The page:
Thursday, October 23, 2014

CT Research Trip: The Ansonia Library

Ansonia Library
53 Cliff Street
Ansonia, CT 203- 734- 6275

The Ansonia Library was the first stop in my recent research trip in Connecticut to find the children of Thomas Brady & Catherine Gibney. When I parked near the large stone building I had no idea what I might find inside. The website did not reveal their genealogy & history holdings. I gathered my notes and my iPad and quickly walked through the rain and into the library. 

Construction of the building began in April, 1891. It was dedicated June 9, 1892, and became a library in 1896... The library started with a collection of 1,515 books, and a circulation the first year of 31,512.
         from:  Molloy, Leo T. Tercentenary Pictorial and History of the Lower Naugatuck Valley.      
Ansonia, Connecticut: Press of the Emerson Bros., Inc., 1933. 

After speaking to the librarians I was given a key and directed up a narrow wooden staircase to the history room.

In the center of the room are large wooden tables. I set down all my things and hung my rain jacket over the back of a wooden chair. Then I walked around the room to discover just what was there. First I found books on the history of the state, neighboring states, counties in CT, and towns in those counties. I like to learn what was happening in the area where my ancestors lived so I gathered a few to look through.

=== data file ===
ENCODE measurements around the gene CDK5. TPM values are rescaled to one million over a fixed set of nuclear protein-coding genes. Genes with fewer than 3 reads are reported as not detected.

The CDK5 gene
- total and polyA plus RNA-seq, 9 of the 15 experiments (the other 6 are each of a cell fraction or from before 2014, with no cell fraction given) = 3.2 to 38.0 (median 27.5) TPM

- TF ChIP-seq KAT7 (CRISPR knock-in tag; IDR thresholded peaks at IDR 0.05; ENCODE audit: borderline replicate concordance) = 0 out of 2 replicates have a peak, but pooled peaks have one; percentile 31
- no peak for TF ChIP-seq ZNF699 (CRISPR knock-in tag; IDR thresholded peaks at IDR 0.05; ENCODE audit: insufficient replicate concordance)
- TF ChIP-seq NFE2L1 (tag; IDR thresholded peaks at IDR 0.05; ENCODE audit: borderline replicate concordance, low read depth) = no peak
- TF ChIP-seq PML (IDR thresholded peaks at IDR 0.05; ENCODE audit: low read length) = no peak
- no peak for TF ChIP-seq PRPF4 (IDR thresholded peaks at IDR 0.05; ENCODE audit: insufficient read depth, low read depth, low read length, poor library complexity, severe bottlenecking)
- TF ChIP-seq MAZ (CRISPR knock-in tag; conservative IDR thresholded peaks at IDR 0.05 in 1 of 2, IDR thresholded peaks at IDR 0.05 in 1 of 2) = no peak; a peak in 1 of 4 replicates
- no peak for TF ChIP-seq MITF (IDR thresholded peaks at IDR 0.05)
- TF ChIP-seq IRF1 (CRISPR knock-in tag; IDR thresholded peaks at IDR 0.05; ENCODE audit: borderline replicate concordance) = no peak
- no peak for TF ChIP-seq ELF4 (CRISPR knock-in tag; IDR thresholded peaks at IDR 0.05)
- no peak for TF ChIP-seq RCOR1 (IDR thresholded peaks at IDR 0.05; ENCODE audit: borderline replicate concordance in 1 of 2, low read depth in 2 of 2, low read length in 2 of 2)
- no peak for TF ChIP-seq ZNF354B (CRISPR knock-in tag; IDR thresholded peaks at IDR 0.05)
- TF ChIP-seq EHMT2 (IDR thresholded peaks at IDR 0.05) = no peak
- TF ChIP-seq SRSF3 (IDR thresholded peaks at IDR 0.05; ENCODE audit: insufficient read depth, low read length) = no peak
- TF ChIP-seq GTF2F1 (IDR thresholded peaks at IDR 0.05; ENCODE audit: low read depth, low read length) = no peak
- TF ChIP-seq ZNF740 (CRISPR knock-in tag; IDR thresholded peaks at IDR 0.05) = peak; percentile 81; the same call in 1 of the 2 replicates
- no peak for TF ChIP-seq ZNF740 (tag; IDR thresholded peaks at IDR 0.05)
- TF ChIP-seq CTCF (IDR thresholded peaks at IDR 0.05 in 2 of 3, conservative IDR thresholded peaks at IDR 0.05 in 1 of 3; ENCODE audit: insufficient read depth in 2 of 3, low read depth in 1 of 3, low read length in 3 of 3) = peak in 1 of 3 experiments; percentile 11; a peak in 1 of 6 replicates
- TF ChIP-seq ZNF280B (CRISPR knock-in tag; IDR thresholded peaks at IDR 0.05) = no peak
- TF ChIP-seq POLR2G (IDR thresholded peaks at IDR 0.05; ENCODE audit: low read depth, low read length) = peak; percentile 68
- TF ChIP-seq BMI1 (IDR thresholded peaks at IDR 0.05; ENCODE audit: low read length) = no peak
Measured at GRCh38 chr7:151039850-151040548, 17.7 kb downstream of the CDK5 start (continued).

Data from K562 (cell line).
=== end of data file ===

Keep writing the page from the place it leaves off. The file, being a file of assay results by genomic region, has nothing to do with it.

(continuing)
Most of the history books there are best for families who were in the area early. Our Irish Bradys did not arrive till the late 1800s. A  book  by Leo T. Molloy gave me information on the area with brief histories of the towns, the local newspaper, industries, churches & etc. It even gave a history of the library I was in.

Molloy, Leo T. Tercentenary Pictorial and History of the Lower Naugatuck Valley. Ansonia, Connecticut: Press of the Emerson Bros., Inc., 1933. 

A collection of City Directories was my next useful discovery. I found our family in those volumes for a period of over a hundred years.

Ansonia, Birmingham, Derby, Shelton, Seymour Directory. New Haven, Connecticut: Price, Lee & Co., Publishers.

By the time I was deep into taking notes from the directories my cousin arrived from NJ. She made her way up to the history room. We greeted each other with big hugs and then Pat had her turn to explore the room.

During the weekend we headed off in other directions: the Derby Historical Society, Ansonia City Hall & cemeteries in the area. However, we kept returning to the library. After uncovering tombstones we had death dates in hand and we returned to the library to use the microfilms of the Ansonia Evening Sentinel and found many obituaries. We could have worked twice as fast if we each could have used a machine. However we had a nice pile of obituaries [and only 10 cents a copy] when we finished.

Thanks to the librarians who retrieved the boxes of microfilm for us, gave us some driving directions and were always friendly.

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  1. Replies
    1. Lisa, if I lived nearby I'd like to lead a fund raiser for that library. The history room needed attention and they had only one working microfilm reader. But it was full of hidden treasures.

  2. Beautiful old building; rich in history both outside and inside..

    1. Charlie, I enjoyed sitting in the library and reading the history of the building.


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